In a place that’s far away from everything and also at the center of the universe, a shaft of light streams through the pines and maples overhead. The maple leaves are finally turning, starting at the tips furthest from the stems, glowing autumn fire bleeding into still summer green. The beam spills through to the forest floor, where a woman stands in the ferns and the moss. She is gazing up, arms outstretched, a silhouette against brindle light and shade, her shadow long in the morning sun, her faithful dog (her other shadow) at her feet.
The smile on her face is visible.
The woman has been here before, has been in this very spot before, but it’s the first time she’s been whole here.
At quarter past nine last Saturday night, there was a knock on my front door.
There’s a vanishingly short list of people who could call me after 8 p.m. any day of the week and not get my voicemail, whether I’m there or not (I probably am), whether I’m busy or not (I’m probably not). I’m a by-appointment-only sort of introvert.
But an unannounced physical being summoning me to my door, in the flesh, with midnight less than three hours away… my God, what fresh hell was this?
I was seventeen, back in that long ago when you could stand with your whole family at the terminal gate as you waited to board your flight. So there the four of us were, shifting uncomfortably on our feet, staying together until the last available moment. A group of Canadians walked by, speaking their specialized version of French. Breakfast, eaten with an unfamiliar dread in the metallic airport café mere minutes before, lurched dangerously in my stomach.
I looked at Dad in despair. “I can’t understand a word they’re saying.”
He looked back at me, and a flash of acute empathy briefly fractured his stoic Downeast faҫade. “You’ll do fine,” he said, quickly collecting himself.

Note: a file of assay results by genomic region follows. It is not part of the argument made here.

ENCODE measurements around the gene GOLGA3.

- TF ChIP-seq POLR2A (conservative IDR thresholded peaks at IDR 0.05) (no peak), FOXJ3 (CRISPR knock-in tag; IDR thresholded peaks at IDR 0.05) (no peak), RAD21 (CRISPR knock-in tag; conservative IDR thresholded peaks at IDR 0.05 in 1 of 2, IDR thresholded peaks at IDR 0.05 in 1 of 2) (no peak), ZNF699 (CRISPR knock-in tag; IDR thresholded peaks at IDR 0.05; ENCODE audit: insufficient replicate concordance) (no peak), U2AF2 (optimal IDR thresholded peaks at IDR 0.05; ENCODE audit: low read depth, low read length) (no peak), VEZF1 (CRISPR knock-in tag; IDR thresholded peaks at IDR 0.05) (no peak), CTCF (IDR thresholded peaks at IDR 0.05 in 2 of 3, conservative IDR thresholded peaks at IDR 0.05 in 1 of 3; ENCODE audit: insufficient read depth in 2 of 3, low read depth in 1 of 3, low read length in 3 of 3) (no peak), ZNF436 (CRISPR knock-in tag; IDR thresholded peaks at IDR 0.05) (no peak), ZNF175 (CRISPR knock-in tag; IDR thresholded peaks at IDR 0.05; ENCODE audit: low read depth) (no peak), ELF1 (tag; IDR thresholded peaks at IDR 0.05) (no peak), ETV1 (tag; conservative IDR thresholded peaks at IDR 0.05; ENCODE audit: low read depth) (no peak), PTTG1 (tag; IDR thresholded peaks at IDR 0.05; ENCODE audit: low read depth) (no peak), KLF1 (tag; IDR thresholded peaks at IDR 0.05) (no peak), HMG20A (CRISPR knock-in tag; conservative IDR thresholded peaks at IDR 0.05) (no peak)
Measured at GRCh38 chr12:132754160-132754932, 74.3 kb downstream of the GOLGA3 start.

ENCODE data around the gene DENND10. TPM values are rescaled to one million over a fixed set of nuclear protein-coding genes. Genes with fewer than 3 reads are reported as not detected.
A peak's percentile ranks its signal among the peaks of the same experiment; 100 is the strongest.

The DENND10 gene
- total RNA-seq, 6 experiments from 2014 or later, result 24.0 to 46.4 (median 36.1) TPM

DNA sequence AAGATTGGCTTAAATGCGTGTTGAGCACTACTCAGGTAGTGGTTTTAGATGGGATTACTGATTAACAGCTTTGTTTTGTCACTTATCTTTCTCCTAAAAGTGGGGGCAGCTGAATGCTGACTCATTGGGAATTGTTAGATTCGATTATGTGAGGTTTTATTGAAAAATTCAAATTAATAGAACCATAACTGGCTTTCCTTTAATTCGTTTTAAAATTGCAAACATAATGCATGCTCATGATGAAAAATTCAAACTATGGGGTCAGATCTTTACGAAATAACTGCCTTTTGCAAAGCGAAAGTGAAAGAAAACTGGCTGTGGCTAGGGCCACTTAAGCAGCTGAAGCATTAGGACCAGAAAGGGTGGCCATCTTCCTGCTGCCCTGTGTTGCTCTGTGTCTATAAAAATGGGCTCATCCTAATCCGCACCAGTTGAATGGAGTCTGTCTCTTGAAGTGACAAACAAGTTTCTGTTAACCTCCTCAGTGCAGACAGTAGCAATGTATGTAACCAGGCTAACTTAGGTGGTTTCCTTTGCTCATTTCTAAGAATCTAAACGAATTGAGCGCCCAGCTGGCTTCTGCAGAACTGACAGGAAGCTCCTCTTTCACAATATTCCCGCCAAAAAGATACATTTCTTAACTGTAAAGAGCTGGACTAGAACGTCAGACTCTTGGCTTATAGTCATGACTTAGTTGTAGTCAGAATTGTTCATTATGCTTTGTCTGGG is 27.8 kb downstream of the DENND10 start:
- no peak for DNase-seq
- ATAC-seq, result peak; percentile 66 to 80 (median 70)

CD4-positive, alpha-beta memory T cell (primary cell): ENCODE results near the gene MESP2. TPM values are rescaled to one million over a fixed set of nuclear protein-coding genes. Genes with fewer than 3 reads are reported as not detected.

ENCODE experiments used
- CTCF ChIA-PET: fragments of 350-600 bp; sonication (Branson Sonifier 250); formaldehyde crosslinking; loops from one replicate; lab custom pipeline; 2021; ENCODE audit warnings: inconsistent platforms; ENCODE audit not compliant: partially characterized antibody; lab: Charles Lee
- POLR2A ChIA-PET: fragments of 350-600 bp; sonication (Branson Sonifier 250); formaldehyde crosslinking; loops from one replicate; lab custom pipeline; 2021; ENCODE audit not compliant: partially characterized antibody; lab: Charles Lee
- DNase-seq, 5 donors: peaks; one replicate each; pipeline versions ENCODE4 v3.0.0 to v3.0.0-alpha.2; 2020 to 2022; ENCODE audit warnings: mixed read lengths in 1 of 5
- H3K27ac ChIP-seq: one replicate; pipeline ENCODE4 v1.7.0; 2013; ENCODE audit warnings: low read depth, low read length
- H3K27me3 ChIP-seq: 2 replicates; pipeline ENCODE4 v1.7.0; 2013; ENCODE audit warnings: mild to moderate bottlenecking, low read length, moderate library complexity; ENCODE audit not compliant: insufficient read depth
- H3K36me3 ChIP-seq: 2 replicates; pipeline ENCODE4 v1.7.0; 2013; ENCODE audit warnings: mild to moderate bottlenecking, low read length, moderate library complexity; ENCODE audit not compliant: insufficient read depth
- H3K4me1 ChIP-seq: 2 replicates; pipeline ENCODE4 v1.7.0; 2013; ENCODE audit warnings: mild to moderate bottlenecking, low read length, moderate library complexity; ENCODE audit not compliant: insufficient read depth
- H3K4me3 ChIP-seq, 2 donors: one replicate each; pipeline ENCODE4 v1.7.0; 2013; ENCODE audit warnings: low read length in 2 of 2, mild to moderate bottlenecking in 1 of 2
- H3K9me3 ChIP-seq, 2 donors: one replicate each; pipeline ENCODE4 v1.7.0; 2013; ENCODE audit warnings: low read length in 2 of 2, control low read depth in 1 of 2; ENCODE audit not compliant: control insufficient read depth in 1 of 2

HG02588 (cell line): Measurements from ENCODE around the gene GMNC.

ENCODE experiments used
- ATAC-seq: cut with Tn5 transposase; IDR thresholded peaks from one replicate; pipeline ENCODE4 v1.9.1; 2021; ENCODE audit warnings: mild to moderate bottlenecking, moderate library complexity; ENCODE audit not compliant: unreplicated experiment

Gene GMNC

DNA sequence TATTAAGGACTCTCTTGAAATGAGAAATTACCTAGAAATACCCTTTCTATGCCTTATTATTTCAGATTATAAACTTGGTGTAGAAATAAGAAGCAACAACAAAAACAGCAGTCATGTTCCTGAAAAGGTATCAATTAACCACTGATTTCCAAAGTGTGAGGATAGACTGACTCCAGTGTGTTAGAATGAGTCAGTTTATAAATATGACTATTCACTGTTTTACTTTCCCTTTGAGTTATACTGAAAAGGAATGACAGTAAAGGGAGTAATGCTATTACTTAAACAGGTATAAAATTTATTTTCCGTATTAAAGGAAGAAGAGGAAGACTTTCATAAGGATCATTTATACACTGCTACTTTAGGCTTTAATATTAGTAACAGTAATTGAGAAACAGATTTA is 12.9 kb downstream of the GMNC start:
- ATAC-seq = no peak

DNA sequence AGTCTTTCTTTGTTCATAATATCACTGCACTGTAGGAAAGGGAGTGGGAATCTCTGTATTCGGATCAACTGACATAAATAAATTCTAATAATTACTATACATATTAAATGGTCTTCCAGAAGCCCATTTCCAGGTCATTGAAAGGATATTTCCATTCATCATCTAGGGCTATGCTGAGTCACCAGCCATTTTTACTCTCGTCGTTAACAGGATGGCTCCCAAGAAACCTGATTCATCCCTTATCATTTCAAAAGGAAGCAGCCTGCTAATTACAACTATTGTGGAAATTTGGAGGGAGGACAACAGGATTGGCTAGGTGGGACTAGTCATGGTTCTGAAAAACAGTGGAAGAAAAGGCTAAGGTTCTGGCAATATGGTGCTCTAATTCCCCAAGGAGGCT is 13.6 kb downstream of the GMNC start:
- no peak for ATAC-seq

There were few worse sentences John could have slurred into the phone, his voice broken down into bits and pinging across six hundred miles worth of cell towers before reassembling itself in my horrified ear.
“No, you’re not.”
There were few sure things in that moment, with the physical miles separating us suddenly the shortest distance between us, but that was one thing. My previously calm Maine evening had been taken hostage by unbidden images of piles of unfortunate, unsuspecting, and quite dead delivery people at our doorstep, not to mention the thought of my own bespattered demise on attempting to rouse him from a signature catatonic state at just the wrong time.
He absolutely was not going to bring a gun into our house.
I’m not exactly sure when my husband died, and neither is he.
He thinks it might have been during the surgery. “Sometimes I feel like I died on that table, and I woke up a brand-new baby. I had no idea who I even was.” I’m standing in his room, while he lies there, addressing the room at large, not really looking at me, the TV reluctantly paused. (I suspect this is the most honest he’s ever been with me.)
I chalk it up, his sense of having died while being decidedly not dead, to emerging from an encephalopathic fog. He’d been missing for so long.
He did pull through, but something got left behind.
But I never initiate, unless a misaddressed package or piece of mail has come for him. I let him know I’ve got it, and ask what good times are to bring it over, because I don’t want him to come here, and I won’t show up there unannounced.
When you need help, really need help, you’ll take it wherever you can get it.
It had been almost two months since our initial visit with the transplant team, when they’d unexpectedly advised us that a liver transplant was not just the next step, but the only remaining step available. John had subsequently, spectacularly, failed tox screens for both alcohol and pot. And instead of being fast-tracked for the transplant list, so I could be reviewed for donation, the team told us they wouldn’t do anything until he was seeing a substance abuse counselor. Steps vital to survival were suddenly, maddeningly, on hold.
He didn’t want to do it, to go to a counselor. He told me, standing there in our kitchen, that it would be easier to just let him die. He’d prefer it.
We were talking about parts of my childhood when my therapist said, almost wistfully, “It sounds very lonely.”
There was a long quiet spot in the conversation while I thought about that.
Lonely? Me? Surely she was mistaken. I had a family. I had friends. I liked being alone, even as a kid. And as an adult … man, I was born to quarantine. I’ve joked before about the moat I’m building. This feels especially conspicuous right now, with so many so excited that they’ll be getting back out there, seeing people, seeing friends, going to school, going to parties, laughing.
I’m dreading that I’m so out of practice making up excuses as to why I can’t make it.
Maybe I don’t understand what loneliness is. And not understanding it, how would I even recognize it?
But I was lucky, at the start. I’d found the perfect partner: someone who felt as good to be with as it felt to be alone.